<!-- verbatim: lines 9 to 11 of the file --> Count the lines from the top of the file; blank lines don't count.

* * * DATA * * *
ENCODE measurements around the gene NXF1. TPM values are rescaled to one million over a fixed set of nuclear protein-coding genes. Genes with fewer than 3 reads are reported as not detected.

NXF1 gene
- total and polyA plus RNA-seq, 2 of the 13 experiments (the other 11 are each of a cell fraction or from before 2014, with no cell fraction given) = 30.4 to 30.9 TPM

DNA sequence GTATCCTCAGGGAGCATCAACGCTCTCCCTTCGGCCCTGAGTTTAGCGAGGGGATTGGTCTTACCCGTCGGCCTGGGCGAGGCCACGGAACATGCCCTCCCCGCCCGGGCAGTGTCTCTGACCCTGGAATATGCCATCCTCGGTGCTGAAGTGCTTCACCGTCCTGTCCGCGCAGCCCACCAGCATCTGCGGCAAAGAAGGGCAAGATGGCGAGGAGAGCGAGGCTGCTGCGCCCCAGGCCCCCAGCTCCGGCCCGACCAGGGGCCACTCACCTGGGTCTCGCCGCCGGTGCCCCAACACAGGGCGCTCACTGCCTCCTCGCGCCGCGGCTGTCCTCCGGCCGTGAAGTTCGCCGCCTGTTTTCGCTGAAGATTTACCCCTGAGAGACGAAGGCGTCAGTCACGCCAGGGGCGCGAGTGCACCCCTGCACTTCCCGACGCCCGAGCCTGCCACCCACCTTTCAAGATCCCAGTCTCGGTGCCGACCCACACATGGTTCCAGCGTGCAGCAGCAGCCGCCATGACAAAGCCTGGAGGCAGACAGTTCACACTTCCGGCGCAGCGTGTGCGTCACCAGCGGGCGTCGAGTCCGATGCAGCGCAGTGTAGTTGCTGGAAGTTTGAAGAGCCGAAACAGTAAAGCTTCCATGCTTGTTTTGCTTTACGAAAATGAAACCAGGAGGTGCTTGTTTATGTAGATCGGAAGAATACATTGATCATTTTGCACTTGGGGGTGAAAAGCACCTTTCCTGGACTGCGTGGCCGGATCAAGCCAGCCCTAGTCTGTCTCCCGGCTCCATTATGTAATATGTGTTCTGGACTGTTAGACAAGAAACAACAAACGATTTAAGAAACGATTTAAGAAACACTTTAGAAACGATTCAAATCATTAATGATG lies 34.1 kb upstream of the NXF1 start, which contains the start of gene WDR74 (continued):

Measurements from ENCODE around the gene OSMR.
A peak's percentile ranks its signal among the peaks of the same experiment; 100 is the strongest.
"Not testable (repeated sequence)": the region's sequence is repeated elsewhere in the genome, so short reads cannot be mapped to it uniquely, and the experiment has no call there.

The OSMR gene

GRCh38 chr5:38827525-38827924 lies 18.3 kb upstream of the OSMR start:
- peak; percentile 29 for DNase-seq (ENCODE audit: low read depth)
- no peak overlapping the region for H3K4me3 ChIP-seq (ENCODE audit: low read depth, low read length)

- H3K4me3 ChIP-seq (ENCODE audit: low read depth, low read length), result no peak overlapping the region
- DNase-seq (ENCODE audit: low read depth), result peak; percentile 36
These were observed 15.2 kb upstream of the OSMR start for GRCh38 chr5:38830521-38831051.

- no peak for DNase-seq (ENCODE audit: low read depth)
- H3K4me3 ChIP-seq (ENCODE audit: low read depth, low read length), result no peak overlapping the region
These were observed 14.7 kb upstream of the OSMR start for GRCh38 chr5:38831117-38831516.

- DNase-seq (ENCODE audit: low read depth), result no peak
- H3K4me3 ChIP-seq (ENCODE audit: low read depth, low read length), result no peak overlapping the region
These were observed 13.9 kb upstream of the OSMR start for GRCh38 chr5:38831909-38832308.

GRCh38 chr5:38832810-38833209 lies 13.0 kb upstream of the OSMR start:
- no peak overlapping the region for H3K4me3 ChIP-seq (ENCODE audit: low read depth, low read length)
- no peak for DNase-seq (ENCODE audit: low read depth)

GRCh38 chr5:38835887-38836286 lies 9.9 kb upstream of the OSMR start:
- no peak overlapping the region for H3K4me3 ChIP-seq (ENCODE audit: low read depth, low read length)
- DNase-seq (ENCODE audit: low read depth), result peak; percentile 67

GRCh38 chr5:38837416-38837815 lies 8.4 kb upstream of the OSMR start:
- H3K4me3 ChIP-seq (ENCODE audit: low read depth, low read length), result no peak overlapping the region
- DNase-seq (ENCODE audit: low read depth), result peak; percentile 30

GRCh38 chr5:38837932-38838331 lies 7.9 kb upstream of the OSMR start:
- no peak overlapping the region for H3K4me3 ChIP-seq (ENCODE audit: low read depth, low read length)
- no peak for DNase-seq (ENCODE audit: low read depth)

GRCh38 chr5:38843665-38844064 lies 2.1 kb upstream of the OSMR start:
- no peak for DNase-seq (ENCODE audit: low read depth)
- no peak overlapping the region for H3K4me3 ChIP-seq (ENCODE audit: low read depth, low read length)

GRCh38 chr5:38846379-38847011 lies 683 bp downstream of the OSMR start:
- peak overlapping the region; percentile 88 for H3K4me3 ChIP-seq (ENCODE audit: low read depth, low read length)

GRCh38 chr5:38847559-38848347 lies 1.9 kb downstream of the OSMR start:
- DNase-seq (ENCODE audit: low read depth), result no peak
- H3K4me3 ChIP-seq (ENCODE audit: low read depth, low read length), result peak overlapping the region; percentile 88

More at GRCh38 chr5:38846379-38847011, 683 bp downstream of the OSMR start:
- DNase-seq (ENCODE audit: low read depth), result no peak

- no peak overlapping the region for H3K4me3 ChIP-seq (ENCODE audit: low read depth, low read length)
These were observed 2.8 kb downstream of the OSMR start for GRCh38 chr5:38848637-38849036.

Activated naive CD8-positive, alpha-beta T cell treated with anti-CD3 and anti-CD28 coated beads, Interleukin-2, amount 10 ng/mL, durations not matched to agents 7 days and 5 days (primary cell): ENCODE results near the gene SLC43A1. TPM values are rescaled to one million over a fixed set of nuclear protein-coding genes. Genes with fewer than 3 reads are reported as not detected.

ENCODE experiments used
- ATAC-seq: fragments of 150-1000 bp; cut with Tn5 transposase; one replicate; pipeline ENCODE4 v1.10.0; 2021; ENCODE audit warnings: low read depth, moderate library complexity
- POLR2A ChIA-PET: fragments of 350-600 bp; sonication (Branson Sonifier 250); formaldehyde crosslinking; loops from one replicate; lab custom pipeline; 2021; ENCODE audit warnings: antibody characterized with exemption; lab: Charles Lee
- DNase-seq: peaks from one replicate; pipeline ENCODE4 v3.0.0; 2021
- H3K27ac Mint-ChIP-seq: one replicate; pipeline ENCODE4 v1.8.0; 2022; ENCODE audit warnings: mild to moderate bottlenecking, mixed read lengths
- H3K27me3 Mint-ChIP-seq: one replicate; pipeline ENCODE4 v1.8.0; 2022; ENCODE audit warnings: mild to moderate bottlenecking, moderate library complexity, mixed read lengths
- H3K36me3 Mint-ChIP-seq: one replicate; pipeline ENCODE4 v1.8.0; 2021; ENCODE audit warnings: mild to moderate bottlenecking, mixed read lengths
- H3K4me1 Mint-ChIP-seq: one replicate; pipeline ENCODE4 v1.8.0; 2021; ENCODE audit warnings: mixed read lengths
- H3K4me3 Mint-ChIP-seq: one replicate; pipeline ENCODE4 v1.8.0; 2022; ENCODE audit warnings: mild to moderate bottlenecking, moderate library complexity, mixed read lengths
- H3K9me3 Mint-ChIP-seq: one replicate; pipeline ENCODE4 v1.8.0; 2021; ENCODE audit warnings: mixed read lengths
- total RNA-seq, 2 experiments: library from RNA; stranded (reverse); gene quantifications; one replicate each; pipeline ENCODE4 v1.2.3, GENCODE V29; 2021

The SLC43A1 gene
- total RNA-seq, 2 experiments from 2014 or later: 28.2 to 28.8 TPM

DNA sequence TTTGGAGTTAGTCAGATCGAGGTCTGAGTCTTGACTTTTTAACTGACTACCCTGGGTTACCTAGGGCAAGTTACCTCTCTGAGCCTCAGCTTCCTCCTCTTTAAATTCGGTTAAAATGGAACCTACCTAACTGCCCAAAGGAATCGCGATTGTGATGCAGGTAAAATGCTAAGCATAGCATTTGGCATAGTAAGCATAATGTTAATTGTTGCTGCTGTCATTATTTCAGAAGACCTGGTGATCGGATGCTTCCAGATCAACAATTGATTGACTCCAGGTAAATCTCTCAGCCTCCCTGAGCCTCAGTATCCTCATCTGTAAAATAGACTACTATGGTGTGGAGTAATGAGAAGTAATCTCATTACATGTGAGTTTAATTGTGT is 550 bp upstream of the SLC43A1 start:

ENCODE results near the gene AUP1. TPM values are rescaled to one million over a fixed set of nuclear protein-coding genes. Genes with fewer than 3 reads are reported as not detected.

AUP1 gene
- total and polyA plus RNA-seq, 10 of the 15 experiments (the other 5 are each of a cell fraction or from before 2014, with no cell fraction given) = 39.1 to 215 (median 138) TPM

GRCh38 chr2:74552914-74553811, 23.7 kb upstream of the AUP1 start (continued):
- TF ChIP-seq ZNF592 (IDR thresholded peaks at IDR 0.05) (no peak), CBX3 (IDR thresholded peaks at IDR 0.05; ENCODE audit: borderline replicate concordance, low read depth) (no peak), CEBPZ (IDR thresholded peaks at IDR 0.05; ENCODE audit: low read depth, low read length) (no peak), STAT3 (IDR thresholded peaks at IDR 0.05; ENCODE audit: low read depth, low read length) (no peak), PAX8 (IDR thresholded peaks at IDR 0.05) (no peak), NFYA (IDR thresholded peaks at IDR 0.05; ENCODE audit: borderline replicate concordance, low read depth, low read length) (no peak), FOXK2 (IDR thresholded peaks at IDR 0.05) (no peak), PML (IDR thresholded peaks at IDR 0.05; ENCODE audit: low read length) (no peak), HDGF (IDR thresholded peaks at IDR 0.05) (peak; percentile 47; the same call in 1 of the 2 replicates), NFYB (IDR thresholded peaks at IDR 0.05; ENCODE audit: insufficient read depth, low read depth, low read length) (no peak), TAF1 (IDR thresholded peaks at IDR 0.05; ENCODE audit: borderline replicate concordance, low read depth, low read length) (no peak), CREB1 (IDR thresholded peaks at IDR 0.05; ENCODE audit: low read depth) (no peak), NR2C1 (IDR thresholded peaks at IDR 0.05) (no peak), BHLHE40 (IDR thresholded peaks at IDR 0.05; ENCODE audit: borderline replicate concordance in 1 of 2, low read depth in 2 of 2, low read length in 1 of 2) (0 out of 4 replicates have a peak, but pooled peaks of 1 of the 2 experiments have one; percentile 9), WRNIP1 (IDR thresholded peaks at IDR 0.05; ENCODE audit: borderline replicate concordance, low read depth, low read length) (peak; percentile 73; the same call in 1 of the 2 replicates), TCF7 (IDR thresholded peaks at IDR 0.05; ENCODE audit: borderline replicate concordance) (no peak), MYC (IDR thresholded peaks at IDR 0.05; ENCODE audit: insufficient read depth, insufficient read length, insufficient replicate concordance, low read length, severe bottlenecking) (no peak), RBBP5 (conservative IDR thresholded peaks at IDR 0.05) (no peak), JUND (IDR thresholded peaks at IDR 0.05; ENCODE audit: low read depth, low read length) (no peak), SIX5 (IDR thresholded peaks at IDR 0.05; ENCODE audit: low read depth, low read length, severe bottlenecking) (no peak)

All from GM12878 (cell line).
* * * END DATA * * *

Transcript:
GRCh38 chr5:38827525-38827924 lies 18.3 kb upstream of the OSMR start:
- peak; percentile 29 for DNase-seq (ENCODE audit: low read depth)
- no peak overlapping the region for H3K4me3 ChIP-seq (ENCODE audit: low read depth, low read length)